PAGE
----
Wickerman

Tuesday 11th November 20037:00 PM

When this film came out, it caused a sensation. So much so that the print has not been freely avaliable for some years. Over time it assumed the cult status affored to rarely-seen films, and along with 'A Clockwoirk Orange' is considered one of the boldest and most violent horror films this century.

It all begins peacefully enough. A rather staid, repressed policemen flies out to a small island off the coast of Scotland, a place famed for its apples (these are raher more important that you think), to investigate the disappearence of a young girl. Once there he encounters a whole batch of strange locals straight from Pictoresque Countryside Weirdness (TM). They are not exactly forthcoming with their information, and he begins to get a bit upset- even more so, when, as a God-fearing, good Christian he comes face to face with the rather more Pagan beliefs of the islanders. (Look out for the lesson on the maypole in the village school- sex ed. was never that much fun!). The point is not to render Paganism horrific, but instead reminds us that our ancestors were not all about warm fuzzies and 'feelings'.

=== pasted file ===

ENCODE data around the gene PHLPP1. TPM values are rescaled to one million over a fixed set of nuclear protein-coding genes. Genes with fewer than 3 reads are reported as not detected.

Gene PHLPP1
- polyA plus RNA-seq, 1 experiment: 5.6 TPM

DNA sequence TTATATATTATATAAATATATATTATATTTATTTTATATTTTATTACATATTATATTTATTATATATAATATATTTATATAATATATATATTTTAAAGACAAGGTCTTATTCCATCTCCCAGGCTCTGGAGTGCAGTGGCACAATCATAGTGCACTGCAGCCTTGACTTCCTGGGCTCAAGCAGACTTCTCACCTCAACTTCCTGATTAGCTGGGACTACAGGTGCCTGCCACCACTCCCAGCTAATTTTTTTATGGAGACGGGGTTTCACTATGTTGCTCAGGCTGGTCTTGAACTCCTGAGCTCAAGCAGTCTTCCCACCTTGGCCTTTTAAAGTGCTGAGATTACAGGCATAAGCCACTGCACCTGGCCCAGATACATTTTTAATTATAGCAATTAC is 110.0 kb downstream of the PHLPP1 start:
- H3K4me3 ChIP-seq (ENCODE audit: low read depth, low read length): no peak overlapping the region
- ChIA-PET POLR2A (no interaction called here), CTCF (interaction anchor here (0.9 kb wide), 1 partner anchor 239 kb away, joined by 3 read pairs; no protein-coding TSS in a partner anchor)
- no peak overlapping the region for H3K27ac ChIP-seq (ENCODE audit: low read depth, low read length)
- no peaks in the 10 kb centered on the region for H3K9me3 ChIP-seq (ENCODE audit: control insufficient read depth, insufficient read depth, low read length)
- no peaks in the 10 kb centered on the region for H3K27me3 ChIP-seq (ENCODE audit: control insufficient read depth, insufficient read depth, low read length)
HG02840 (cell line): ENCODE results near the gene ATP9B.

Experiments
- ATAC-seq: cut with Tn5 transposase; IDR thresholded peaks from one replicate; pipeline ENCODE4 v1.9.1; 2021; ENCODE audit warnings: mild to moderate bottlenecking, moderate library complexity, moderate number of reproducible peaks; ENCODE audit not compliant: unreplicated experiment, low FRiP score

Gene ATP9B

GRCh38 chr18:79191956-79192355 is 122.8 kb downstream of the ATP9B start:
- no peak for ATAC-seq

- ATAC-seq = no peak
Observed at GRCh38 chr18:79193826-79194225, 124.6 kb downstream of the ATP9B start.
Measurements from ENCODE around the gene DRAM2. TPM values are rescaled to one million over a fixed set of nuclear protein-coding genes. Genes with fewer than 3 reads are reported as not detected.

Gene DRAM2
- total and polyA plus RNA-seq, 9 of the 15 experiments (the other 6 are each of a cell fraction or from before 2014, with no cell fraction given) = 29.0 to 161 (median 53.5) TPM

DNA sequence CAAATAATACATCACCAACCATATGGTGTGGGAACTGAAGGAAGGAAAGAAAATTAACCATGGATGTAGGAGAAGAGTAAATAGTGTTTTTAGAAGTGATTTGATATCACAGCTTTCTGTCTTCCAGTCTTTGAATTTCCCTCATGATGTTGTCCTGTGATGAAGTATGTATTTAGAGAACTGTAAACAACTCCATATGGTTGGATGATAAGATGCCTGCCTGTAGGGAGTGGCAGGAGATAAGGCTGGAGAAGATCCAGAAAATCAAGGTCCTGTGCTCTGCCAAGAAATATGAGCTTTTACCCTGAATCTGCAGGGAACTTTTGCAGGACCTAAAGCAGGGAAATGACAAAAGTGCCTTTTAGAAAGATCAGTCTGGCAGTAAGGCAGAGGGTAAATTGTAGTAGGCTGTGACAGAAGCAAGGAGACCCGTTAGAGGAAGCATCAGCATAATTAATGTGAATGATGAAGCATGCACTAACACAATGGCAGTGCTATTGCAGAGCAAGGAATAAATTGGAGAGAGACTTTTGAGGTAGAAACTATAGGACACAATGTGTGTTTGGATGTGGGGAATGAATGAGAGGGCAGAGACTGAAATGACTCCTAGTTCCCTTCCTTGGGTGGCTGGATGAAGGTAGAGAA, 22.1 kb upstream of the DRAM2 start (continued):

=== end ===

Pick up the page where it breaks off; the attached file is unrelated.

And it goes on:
At first he thinks he might have an ally in the local Laird, but things are not always waht they seem, and fantasy and realty collide in the terrifying figure of... (dum dum dum) The Wicker Man.

It is hard to decide what is scarier- Britt Ekland nancying around her bedroom completely in the buff, or Christopher Lee with hair and a kilt. And he's *singing*. Even Saurumon isn't *that* perverse.

Building to a steady, almost inevitable climax, this film is a chilling study of helplessness, violence and the unsympathetic momentum of iron-clad tradition. The pervading feeling of horror is brought to a thumping great conclusion that is really no conclusion at all- will they get what they want? Which faith is correct? What happens next? It's this uncertainty that's so terifying.

A modern classic to whet your appitite for tonight's double bill of cinematic horrors.

Rotten Tomatoes Score:

89%

Genre:

Drama, Horror, Mystery, Thriller

Director:

Robin Hardy

Writer:

Anthony Shaffer

Leads:

Edward Woodward, Christopher Lee, Diane Cilento, Britt Ekland

Music:

Paul Giovanni

Length:

88 minutes

Year:

1973

Country:

UK

Language:

English

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